According to the Herald, the White House has discussed activating Title III of Helms-Burton — which has been routinely suspened every six months by all U.S. presidents since Bill Clinton due to backlash from close allies — with Sen. Marco Rubio and other pro-embargo Congresspeople.
Title III is the equivalent of a legal nuclear bomb. If activated, Title III, which was most recently suspended by Secretary of State Mike Pompeo on Aug. 1 for another six months, would open U.S. courts as a venue to sue companies from Spain, Canada, Italy, France, Britain and other close allies over “trafficking” of properties in Cuba that were confiscated after 1959.
Title III also allows naturalized Cuban Americans to file suit against “traffickers”, a move that goes against standards in international law. Including Cuban Americans who were not U.S. citizens when their property was taken could add 75,000-200,000 claims worth tens of billions of dollars.
“U.S. courts would be swamped, the ability of U.S. companies to do business on the island would be crippled, and allies abroad might retaliate for U.S. suits brought against their companies in Cuba,” wrote American University political scientist William M. LeoGrande in a Huffington Postcolumn earlier this year. “The tangle of resulting litigation would take years to unwind.”
Direct salary payments
The Trump administration has also considered forcing U.S. companies to pay Cuban employees directly and in hard currency, instead of paying a Cuban state agency that then pays the employees, according to Kavulich. Cuba does not allow foreign investors to hire Cuban employees directly; while companies can now suggest and pick their candidates, they still have to pay salaries in hard currency to the state agency, which then pays the employees in non-convertible Cuban pesos at a 1:1 exchange rate (1:10 at the Mariel Special Development Zone).
In connection to the “Cuba Restricted List”, the Trump administration granted exemptions to U.S. companies with existing agreements in Cuba, such as hotel operator Marriott, Caterpillar dealer Rimco, and heavy equipment manufacturer John Deere. However, in this case Kavulich believes the U.S. government is trying to force U.S. companies into a showdown with Cuban authorities.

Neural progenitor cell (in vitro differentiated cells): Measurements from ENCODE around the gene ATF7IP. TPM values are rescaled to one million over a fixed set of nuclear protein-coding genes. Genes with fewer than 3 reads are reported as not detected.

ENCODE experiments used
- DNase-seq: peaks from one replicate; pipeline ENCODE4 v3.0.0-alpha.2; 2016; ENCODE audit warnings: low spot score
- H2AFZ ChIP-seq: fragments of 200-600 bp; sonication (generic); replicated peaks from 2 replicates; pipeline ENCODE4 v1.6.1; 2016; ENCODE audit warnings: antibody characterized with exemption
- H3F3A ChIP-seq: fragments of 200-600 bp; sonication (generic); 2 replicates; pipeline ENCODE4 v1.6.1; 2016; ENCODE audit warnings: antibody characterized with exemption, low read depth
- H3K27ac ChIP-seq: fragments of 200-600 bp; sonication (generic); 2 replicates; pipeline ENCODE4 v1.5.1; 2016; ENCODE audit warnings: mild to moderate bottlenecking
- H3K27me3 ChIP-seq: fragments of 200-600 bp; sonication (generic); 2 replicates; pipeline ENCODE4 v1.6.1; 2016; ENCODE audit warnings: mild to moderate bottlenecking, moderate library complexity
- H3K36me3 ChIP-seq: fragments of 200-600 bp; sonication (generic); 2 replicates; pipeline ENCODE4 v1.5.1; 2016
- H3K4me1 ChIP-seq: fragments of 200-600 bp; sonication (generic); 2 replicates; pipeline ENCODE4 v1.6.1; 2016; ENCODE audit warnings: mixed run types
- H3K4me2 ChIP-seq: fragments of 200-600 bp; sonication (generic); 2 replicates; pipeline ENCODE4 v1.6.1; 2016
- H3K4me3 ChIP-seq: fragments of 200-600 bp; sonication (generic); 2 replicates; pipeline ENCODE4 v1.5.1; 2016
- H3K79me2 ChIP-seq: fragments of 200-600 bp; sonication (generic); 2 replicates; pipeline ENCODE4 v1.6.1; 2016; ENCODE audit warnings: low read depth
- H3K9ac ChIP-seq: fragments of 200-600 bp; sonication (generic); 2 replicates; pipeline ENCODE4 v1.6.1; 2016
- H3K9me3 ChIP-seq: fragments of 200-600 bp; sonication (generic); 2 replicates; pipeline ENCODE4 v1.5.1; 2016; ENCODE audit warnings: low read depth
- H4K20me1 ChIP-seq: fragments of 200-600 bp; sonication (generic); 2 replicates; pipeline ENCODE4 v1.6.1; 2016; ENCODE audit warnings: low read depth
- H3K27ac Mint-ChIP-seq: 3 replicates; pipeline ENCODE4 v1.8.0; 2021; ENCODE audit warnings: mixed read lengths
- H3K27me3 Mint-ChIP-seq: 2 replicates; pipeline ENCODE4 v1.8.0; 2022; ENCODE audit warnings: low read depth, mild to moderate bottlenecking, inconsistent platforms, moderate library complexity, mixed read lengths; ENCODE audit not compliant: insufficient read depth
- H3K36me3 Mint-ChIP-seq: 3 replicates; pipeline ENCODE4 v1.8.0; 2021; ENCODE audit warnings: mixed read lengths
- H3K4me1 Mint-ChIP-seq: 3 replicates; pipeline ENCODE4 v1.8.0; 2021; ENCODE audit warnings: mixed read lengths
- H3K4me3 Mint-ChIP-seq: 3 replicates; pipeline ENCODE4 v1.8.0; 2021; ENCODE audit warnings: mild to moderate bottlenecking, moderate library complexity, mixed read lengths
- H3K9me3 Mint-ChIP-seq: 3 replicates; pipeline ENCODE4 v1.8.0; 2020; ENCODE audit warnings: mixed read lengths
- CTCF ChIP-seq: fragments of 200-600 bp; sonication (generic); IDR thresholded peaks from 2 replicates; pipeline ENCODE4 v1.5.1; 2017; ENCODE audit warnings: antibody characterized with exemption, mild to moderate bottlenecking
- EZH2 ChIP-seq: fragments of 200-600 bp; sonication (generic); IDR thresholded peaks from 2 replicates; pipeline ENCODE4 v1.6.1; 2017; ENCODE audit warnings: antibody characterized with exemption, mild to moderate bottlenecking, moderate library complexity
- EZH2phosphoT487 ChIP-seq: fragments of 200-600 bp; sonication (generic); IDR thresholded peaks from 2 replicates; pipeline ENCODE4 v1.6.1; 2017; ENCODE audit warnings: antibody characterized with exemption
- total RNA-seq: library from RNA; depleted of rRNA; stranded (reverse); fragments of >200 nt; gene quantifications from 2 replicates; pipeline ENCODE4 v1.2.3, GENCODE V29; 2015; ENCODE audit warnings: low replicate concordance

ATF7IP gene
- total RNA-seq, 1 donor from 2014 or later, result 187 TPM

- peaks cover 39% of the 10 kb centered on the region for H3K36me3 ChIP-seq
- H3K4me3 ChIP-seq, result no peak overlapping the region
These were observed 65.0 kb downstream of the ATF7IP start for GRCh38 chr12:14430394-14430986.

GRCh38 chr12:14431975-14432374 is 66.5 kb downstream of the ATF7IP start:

The list of companies that could be affected includes ABC Charters, American Airlines, Carnivael Cruise Lines, Cuba Travel Services, Delta Air Lines, JetBlue Airways, Norwegian Cruise Lines, Rimco, Royal Caribbean Cruise Lines, and United Airlines. Hotel operator Marriott International, which manages a 186-room hotel in Havana with an estimated 300 employees, would probably be most affected by the measure.
Meanwhile, a group of anti-Cuba activists in Miami that started a media campaign against cruising to Cuba this summer, with support from individuals with claims against Cuba, is preparing a series of protests against cruise lines offering voyages to Cuba.
According to the Breitbart website, a coalition of advocacy groups is planning a “large-scale caravan protest in Miami against cruise corporations choosing to do business with Cuba”. “The groups successfully completed a test run of the caravan protest .. and have planned to launch the full version of the protest during peak tourism season,” an article on the website says, based on an interview with one of the leading activists behind the caravan.
The organizers hope to put togther caravans of “hundreds of cars” and drive them to the Port of Miami, according to Breitbart. At least two individuals with claims argue that cruise ships using docks in Havana and Santiago are “trafficking in stolen American property”.
Talks with the Cuban government over settling the nearly 6,000 claims filed by U.S. entities were begun by the Obama administration, but the Trump administration discontinued them.